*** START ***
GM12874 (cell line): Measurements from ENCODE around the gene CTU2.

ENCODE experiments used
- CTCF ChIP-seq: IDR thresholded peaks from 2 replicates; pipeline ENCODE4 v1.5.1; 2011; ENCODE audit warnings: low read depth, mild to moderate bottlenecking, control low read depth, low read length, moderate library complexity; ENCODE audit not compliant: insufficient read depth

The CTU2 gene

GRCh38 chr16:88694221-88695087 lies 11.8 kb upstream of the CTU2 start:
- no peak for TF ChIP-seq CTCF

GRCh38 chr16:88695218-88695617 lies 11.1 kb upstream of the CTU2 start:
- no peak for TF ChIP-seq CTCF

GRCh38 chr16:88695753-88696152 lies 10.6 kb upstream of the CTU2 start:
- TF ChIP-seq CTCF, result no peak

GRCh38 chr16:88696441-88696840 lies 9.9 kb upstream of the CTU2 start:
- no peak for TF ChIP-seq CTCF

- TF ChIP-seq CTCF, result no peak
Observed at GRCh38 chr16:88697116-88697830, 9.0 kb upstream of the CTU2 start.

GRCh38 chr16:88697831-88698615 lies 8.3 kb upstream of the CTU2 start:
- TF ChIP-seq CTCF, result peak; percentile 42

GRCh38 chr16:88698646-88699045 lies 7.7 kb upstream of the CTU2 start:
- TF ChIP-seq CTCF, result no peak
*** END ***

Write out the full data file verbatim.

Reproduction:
GM12874 (cell line): Measurements from ENCODE around the gene CTU2.

ENCODE experiments used
- CTCF ChIP-seq: IDR thresholded peaks from 2 replicates; pipeline ENCODE4 v1.5.1; 2011; ENCODE audit warnings: low read depth, mild to moderate bottlenecking, control low read depth, low read length, moderate library complexity; ENCODE audit not compliant: insufficient read depth

The CTU2 gene

GRCh38 chr16:88694221-88695087 lies 11.8 kb upstream of the CTU2 start:
- no peak for TF ChIP-seq CTCF

GRCh38 chr16:88695218-88695617 lies 11.1 kb upstream of the CTU2 start:
- no peak for TF ChIP-seq CTCF

GRCh38 chr16:88695753-88696152 lies 10.6 kb upstream of the CTU2 start:
- TF ChIP-seq CTCF, result no peak

GRCh38 chr16:88696441-88696840 lies 9.9 kb upstream of the CTU2 start:
- no peak for TF ChIP-seq CTCF

- TF ChIP-seq CTCF, result no peak
Observed at GRCh38 chr16:88697116-88697830, 9.0 kb upstream of the CTU2 start.

GRCh38 chr16:88697831-88698615 lies 8.3 kb upstream of the CTU2 start:
- TF ChIP-seq CTCF, result peak; percentile 42

GRCh38 chr16:88698646-88699045 lies 7.7 kb upstream of the CTU2 start:
- TF ChIP-seq CTCF, result no peak